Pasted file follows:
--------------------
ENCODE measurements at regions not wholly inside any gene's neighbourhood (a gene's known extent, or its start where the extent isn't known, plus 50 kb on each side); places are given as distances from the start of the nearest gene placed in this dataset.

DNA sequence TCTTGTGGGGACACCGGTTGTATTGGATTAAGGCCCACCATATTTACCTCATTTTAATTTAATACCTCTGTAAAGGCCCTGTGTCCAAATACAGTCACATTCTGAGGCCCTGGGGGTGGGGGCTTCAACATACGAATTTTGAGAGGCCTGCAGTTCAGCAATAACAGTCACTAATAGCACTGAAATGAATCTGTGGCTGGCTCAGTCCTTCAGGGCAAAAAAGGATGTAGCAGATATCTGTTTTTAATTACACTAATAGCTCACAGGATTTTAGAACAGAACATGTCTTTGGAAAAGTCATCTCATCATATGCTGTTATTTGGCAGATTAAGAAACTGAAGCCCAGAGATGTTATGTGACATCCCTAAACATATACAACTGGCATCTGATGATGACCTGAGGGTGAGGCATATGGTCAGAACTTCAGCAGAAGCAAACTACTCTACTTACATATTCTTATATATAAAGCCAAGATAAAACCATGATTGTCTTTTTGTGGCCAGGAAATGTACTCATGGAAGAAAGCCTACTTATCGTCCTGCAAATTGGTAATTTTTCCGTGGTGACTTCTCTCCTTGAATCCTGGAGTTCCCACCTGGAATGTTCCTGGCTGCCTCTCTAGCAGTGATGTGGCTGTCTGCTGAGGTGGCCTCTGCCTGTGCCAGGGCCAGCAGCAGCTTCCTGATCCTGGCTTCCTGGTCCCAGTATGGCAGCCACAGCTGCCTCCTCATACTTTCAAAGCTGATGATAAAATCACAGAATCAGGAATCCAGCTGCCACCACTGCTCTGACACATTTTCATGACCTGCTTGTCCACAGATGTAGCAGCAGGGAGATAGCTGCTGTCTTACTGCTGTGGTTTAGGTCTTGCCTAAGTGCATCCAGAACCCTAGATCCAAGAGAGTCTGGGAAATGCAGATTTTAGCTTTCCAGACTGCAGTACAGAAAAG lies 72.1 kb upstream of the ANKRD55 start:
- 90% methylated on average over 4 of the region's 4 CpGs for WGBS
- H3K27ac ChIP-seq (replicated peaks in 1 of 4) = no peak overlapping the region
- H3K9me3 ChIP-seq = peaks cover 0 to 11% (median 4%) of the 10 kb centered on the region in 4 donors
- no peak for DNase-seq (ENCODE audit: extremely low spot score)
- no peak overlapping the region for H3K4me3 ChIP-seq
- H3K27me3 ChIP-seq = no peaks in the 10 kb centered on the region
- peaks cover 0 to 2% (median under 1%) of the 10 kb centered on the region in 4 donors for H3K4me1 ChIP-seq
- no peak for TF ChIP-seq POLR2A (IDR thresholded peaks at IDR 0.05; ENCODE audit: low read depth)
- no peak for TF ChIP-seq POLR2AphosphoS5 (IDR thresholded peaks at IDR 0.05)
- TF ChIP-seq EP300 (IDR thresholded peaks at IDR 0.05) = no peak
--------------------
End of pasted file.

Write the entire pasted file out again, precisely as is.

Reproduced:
ENCODE measurements at regions not wholly inside any gene's neighbourhood (a gene's known extent, or its start where the extent isn't known, plus 50 kb on each side); places are given as distances from the start of the nearest gene placed in this dataset.

DNA sequence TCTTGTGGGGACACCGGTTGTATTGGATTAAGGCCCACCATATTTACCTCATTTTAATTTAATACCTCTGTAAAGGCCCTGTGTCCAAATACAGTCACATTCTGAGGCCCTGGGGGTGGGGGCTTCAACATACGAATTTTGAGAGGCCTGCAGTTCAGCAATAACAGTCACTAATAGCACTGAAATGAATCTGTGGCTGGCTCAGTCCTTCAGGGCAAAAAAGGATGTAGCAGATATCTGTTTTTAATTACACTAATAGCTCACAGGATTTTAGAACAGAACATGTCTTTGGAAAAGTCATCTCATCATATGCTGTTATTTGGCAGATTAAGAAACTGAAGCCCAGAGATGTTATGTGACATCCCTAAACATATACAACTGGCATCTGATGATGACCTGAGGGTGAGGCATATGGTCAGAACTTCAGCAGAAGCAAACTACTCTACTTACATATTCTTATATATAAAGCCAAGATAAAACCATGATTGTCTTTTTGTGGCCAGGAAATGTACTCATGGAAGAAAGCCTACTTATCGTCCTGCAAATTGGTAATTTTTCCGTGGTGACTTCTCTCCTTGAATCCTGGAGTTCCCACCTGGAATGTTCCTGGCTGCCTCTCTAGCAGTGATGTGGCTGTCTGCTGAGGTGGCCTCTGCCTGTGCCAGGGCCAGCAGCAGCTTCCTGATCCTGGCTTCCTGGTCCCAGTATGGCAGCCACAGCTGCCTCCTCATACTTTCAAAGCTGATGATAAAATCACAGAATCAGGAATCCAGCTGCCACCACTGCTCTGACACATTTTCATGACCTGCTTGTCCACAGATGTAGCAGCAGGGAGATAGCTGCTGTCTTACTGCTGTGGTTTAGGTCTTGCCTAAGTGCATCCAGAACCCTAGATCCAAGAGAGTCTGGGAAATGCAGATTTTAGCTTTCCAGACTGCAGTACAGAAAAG lies 72.1 kb upstream of the ANKRD55 start:
- 90% methylated on average over 4 of the region's 4 CpGs for WGBS
- H3K27ac ChIP-seq (replicated peaks in 1 of 4) = no peak overlapping the region
- H3K9me3 ChIP-seq = peaks cover 0 to 11% (median 4%) of the 10 kb centered on the region in 4 donors
- no peak for DNase-seq (ENCODE audit: extremely low spot score)
- no peak overlapping the region for H3K4me3 ChIP-seq
- H3K27me3 ChIP-seq = no peaks in the 10 kb centered on the region
- peaks cover 0 to 2% (median under 1%) of the 10 kb centered on the region in 4 donors for H3K4me1 ChIP-seq
- no peak for TF ChIP-seq POLR2A (IDR thresholded peaks at IDR 0.05; ENCODE audit: low read depth)
- no peak for TF ChIP-seq POLR2AphosphoS5 (IDR thresholded peaks at IDR 0.05)
- TF ChIP-seq EP300 (IDR thresholded peaks at IDR 0.05) = no peak